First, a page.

One thing I found very engaging was the institute’s Presidential Scholarship. If a student applies to the school with a 3.75 GPA, a score of 1300 or higher on the SAT, and a score of 29 or higher on the ACT, then the college will offer them a free quality education. This is one of the perks of private universities—they are usually always willing and able to offer generous financial aid, in contrast to public universities.

We had scheduled a dinner at Bacchanalia, a very lovely and fancy restaurant here in Atlanta. The menu was very diverse, and was served in a four-course style. Some of the items I ordered on the list included goat cheese with summer melons and peach cobbler.
Tyler Sant, the admissions officer from Emory’s focus session yesterday, as well as Ms. Bull’s friend, who attended UC Berkeley with her and is now a physician’s assistant at Emory, joined us for the delicious dinner.

We had the opportunity to ask more in-depth questions about Emory and absorb even more information aside from what we had already learned yesterday.

One thing Mr. Sant touched upon that I could really relate to was the fact that many high school students simply do not ask enough questions, especially when meeting with admissions officers. Often, he explained, students are afraid of asking questions they think may sound foolish or unintelligent, partly because they are intimidated by the presence of an admissions counselor. I could completely relate to students who do so, but now I understand that in order to be on the road to finding the right college with the perfect fit is to not be scared or distressed to ask questions about things that you want to know more about. The admissions officers are kind people that are there to assist you, so do not be afraid to use your resources.

We had a wonderful, tasty dinner, and I am very glad that we all had this opportunity to sit down with these two individuals that helped give us insight about Emory. Honestly, this experience changes a few of my former opinions and views of the college, especially about the benefits of going to a liberal arts college that offers such great student programs, such as study abroads.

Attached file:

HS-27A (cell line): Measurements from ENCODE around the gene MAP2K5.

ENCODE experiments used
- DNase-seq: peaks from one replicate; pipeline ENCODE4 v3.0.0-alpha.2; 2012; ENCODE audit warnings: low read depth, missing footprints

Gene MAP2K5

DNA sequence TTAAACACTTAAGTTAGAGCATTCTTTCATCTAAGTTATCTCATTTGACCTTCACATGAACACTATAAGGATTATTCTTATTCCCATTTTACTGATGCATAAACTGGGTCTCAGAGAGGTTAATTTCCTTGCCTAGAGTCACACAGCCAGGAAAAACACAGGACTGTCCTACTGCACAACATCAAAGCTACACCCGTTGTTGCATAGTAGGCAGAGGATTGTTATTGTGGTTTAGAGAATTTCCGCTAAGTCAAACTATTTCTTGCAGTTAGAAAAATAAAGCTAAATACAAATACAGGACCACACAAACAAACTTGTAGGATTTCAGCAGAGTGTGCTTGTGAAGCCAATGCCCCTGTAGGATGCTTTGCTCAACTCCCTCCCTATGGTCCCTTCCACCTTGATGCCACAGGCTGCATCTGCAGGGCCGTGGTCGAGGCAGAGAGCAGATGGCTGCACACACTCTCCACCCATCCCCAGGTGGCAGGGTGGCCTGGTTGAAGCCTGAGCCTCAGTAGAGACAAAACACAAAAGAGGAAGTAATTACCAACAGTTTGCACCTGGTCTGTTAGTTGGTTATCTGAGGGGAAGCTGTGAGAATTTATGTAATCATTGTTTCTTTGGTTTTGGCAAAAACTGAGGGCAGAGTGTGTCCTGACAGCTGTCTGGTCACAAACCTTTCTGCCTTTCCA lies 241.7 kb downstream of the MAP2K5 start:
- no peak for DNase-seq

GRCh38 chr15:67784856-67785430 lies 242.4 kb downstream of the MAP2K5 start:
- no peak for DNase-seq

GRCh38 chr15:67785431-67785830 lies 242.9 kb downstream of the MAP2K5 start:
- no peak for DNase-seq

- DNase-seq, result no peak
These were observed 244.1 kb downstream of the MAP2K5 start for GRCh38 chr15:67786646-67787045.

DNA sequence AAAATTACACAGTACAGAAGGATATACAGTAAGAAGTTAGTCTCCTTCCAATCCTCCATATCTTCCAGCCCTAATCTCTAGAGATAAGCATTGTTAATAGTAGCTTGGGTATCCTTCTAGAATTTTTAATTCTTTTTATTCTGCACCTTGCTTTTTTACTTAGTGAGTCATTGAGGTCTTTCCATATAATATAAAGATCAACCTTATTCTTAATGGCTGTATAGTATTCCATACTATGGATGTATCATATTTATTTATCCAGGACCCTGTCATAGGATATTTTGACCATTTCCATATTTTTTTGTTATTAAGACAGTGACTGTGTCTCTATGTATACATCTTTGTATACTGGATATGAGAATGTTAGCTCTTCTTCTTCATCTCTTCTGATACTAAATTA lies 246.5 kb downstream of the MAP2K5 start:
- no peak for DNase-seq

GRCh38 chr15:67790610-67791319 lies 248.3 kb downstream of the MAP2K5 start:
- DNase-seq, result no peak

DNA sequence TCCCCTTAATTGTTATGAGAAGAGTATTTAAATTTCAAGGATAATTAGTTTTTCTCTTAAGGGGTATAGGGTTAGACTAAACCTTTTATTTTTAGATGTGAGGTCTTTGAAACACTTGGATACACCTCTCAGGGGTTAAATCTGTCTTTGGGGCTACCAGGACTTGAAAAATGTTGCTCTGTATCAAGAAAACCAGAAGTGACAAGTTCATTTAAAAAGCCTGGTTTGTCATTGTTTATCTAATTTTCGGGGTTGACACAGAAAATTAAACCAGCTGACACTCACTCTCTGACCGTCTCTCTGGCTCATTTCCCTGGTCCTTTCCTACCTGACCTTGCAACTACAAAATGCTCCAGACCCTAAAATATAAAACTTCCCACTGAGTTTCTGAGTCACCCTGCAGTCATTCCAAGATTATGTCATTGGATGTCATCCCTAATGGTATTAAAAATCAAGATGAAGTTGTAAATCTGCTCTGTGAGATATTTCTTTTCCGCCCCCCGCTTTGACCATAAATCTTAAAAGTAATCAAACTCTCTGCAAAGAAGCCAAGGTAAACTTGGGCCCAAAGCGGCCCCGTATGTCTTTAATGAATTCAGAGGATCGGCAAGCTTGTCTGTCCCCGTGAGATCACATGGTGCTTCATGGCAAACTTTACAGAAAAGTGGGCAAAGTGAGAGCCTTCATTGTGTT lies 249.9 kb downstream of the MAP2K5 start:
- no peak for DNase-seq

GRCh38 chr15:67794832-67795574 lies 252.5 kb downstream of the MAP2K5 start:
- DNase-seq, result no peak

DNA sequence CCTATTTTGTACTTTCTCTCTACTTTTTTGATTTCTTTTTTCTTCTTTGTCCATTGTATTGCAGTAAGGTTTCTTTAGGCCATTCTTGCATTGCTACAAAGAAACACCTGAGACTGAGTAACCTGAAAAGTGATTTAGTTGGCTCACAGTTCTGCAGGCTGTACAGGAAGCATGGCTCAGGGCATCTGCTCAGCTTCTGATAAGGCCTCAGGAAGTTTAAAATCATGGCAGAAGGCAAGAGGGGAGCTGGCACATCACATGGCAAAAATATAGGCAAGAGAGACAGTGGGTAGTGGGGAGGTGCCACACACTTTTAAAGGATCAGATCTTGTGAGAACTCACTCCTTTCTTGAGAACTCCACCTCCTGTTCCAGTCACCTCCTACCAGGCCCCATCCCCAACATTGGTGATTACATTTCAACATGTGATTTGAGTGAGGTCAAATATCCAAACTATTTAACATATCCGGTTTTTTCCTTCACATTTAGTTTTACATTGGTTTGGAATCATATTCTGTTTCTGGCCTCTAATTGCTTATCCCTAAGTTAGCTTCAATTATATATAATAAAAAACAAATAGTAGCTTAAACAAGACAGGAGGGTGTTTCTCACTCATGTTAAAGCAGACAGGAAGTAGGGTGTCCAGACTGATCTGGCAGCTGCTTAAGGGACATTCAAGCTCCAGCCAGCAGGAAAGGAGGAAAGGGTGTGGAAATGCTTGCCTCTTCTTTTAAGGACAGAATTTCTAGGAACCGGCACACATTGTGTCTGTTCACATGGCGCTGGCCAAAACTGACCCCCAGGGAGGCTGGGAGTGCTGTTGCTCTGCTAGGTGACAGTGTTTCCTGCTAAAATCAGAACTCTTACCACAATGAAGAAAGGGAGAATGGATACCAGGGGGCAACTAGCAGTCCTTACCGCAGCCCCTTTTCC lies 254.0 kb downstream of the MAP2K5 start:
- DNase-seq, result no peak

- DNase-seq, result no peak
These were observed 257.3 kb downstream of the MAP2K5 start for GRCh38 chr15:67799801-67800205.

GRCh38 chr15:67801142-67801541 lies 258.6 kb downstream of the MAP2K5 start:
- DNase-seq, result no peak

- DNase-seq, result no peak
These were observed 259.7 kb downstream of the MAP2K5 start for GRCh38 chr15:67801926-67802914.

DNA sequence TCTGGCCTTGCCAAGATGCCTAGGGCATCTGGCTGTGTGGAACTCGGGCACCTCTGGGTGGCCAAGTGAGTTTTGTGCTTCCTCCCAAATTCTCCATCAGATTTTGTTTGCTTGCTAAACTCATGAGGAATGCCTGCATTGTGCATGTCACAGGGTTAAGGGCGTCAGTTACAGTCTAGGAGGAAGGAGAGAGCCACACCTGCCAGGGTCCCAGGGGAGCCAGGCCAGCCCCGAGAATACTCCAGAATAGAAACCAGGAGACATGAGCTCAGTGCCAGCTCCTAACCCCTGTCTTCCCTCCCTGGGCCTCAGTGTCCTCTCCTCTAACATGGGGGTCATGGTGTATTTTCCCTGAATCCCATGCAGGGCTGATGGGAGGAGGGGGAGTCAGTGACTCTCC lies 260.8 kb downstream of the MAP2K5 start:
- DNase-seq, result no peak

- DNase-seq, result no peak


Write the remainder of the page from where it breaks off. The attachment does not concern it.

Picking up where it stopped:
Tomorrow, we will begin our long journey to Nashville, Tennessee.


  1. Julia,

    Of course, the purpose of the ILC is to open up your educational vistas by sending you to top flight highly selective schools to attend classes that will enrich you. At the same time we want to expose you to other great institutions in the area so you can add to your knowledge bank.

    Visits to The World of Coke were not exactly on our list of places you absolutely had to visit while there.

    That being said, your visit there had to be just SO COOL.

    Being exposed to the soft drink varieties from other countries had to be interesting. That Ice sounds kind of nice and I wouldn't mind giving it a try. On the other hand, even though I have a sister named Beverly, I'll take your word for the soft drink by that name and stick to my Dr. Peppers.

    Many years back my father traveled to Iran for a project and was appalled at the taste of the drinking water so he figured he'd live on Coke. How can you screw up Coke? Well, you can screw it up by using the same bad water running through the pipes there. His "long term" job in Iran lasted just seven days before he was back home enjoying soft drinks made with water he could palate.

    As for the grits and the biscuits and gravy thing: being from somewhere other than the South you wouldn't know of their dining proclivities. Coming from a family of dust bowl Oakies and being surrounded by Southern red necks all of my life I know al too well, that biscuits and gravy is almost a delicacy for them.. And trust me, Julia, you don't want to know what goes into the gravy to give it it's flavor. Let's just say that there's not a whole lot of nutritional value in that diet.

    Afte reading about your exploits in Atlanta I can't wait to read what you have to say about Nashville.

  2. Julia,

    I am loving your photojournalism. Good to see you're enjoying your travels. :-)